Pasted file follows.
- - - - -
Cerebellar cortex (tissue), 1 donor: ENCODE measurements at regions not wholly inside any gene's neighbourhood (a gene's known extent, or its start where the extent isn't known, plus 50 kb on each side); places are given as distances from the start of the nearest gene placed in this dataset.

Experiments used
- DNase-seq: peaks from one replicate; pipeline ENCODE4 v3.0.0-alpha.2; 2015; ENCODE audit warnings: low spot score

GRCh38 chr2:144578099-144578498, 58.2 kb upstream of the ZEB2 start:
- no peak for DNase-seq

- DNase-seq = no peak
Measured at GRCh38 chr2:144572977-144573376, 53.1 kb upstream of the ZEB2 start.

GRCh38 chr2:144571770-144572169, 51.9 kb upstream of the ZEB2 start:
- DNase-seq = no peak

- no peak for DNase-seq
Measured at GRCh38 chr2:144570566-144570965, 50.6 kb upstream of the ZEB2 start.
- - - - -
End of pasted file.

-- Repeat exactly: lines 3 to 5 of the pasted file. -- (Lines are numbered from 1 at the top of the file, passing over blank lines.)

- DNase-seq: peaks from one replicate; pipeline ENCODE4 v3.0.0-alpha.2; 2015; ENCODE audit warnings: low spot score

GRCh38 chr2:144578099-144578498, 58.2 kb upstream of the ZEB2 start:
- no peak for DNase-seq